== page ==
In 1934, the school is relocated from East Street to Clovelly Park on North Street and some of the ‘modern school buildings in Jamaica.’

In 1947, Gibson is ordained as the Suffragan Bishop of Kingston. St. Augustine’s Chapel is dedicated to the African Saint and the Kingston College Chapel Choir is established.

In 1948, there are 500 students enrolled. It is the largest secondary school in Jamaica.

In 1949, KC wins the Manning Cup and Olivier shield in football, both for the first time.

In 1955, Gibson becomes the first native Lord Bishop of Jamaica and resigns as headmaster. He is succeeded by first master, Douglas Forrest.

In 1964, KC makes history as the first Jamaican high school to compete in the Penn Relays.

In 1975, KC wins the Track & Field Competition, “Champs” for the 14th consecutive year.

In 1986, the KC Development Trust Fund is established.

The Board of Governors

Chairman of the Board – Michael Vaccianna

Mr. Michael Vaccianna is a KC Old Boy.  He is a senior partner in the law firm Vaccianna & Whittingham. He has over thirty three (33) years standing at the Jamaican Bar and holds a LL.B. degree from the University of the West Indies and a Certificate in Legal Education from the Norman Manley Law School in Jamaica.

He has had extensive experience in corporate and commercial matters, primarily in project development and financing, mining and energy, mergers and acquisitions, banking and finance, and international trade.

Mr. Vaccianna is well known for his expertise in the energy and electricity sectors and has represented independent power producers and provided legal advice in the development of regulations for the electricity sector and the drafting of electricity licences. He has actively participated in the negotiation and structuring of large financing packages for infrastructure projects for the energy, sugar, hotel, transportation and alumina industries, including securitization transactions, on behalf of borrower and lender.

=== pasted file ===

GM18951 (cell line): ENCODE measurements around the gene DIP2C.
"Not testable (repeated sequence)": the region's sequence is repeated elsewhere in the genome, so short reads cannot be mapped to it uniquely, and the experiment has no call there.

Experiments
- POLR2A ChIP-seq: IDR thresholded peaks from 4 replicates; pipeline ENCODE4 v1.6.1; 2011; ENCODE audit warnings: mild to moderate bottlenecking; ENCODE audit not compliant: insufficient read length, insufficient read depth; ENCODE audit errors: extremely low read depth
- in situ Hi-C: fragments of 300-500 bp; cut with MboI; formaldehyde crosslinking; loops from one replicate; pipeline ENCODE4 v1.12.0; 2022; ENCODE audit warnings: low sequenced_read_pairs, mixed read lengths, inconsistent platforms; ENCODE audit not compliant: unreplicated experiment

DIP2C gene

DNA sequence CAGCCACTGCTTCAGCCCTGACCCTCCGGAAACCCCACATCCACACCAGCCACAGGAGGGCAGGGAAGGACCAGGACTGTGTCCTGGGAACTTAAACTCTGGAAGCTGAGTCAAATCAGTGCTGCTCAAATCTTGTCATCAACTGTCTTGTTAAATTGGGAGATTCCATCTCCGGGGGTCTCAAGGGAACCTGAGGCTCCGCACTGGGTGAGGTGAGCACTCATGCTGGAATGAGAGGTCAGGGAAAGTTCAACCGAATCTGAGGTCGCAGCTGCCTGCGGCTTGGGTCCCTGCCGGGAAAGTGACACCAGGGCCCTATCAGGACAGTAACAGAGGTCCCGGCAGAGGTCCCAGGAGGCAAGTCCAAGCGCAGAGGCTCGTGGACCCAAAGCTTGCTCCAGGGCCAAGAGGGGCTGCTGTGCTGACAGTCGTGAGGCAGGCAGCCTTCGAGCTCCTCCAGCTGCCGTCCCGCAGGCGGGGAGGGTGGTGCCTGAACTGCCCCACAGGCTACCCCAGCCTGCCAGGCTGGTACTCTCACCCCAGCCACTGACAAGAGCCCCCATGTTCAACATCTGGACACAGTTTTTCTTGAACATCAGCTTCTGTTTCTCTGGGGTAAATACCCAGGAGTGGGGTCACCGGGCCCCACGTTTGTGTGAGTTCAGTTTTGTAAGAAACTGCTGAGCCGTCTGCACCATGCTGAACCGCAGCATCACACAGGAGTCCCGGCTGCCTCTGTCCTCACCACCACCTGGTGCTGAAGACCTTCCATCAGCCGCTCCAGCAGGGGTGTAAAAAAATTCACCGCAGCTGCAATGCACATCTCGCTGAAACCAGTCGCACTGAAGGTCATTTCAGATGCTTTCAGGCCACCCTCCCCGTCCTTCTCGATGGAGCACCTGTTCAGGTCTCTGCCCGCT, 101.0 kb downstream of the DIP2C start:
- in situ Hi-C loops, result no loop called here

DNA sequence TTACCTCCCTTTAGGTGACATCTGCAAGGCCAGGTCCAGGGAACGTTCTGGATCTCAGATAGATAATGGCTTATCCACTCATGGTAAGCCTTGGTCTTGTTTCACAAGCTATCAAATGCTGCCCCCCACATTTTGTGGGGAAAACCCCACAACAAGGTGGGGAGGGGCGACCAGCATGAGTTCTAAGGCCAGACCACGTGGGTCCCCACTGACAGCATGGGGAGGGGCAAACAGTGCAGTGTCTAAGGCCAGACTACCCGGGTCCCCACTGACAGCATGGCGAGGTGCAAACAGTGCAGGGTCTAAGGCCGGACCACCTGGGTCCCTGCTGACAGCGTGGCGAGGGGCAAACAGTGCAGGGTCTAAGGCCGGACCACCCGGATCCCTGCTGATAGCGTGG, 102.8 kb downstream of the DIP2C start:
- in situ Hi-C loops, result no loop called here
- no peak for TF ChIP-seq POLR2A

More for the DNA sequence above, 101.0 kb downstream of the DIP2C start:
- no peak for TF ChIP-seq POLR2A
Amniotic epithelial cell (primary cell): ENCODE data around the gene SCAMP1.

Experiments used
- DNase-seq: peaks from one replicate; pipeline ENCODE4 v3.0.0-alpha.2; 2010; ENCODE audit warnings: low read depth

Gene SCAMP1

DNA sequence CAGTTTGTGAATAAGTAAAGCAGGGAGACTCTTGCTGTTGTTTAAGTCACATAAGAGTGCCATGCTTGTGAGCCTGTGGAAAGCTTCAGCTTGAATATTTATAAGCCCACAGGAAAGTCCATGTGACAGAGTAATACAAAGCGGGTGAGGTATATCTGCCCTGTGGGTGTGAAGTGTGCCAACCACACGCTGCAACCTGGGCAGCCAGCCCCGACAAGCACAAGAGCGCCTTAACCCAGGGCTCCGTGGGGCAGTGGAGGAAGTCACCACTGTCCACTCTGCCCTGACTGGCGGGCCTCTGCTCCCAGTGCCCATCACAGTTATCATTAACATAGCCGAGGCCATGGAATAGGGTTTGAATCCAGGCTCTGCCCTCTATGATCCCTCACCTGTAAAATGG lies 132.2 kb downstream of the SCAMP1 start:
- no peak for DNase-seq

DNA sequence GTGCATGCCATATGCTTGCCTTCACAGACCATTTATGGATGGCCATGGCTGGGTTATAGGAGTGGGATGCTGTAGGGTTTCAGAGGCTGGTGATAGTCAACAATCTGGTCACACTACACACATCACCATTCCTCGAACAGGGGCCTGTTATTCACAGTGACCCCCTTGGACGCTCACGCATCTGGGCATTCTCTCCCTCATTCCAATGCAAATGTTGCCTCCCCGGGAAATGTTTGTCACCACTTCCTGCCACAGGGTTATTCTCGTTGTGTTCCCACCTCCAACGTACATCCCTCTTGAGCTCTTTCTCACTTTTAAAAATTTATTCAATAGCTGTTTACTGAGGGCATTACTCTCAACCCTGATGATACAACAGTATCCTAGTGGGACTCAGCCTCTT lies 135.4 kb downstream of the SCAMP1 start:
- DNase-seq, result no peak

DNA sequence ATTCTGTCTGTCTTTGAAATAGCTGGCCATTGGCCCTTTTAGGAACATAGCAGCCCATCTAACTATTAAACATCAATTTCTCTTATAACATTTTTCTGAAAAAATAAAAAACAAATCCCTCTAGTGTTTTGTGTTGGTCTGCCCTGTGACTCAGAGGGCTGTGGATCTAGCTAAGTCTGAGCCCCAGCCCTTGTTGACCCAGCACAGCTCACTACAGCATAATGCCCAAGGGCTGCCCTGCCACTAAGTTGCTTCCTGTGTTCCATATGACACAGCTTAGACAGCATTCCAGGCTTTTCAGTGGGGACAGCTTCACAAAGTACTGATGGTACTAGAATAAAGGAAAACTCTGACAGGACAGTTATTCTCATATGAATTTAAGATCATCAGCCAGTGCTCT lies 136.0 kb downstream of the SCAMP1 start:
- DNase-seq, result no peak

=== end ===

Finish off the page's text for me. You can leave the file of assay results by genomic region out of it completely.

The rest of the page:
He has also participated in the negotiation and preparation of bauxite, alumina and fuel supply agreements. He has collaborated extensively with a number of major foreign law firms by providing advice on Jamaican law in diverse corporate and commercial matters.

He is a member of the Jamaican Bar Association and Associate Member of the American Bar Association.

He serves as the Chairman of the Hotel Four Seasons and the Board of Management of Kingston College.

He is the Chairman of the Insurance Committee and Member of the Finance and Audit and the Securities Committee of the Board of Commissioners.

The KC Crest

The “Crest” bears the colors purple and white which represents the Episcopal colours and speaks of our religious connections. Purple was the color the Roman Empire and was used by the Greeks to honor their Olympic heroes.

The pineapple symbolizes the field of labor and fruitfulness, the dog, the animal of loyalty, fidelity and watchfulness.

The book represents the Bible and academics. The Latin motto, “Fortis Cadere Cedere Non Potest” translates into “The Brave May Fall but Never Yield.”

The crest was design by Mr. Frank Cundall, then Curator at the Institute of Jamaica to mirror the school’s ideals and philosophy.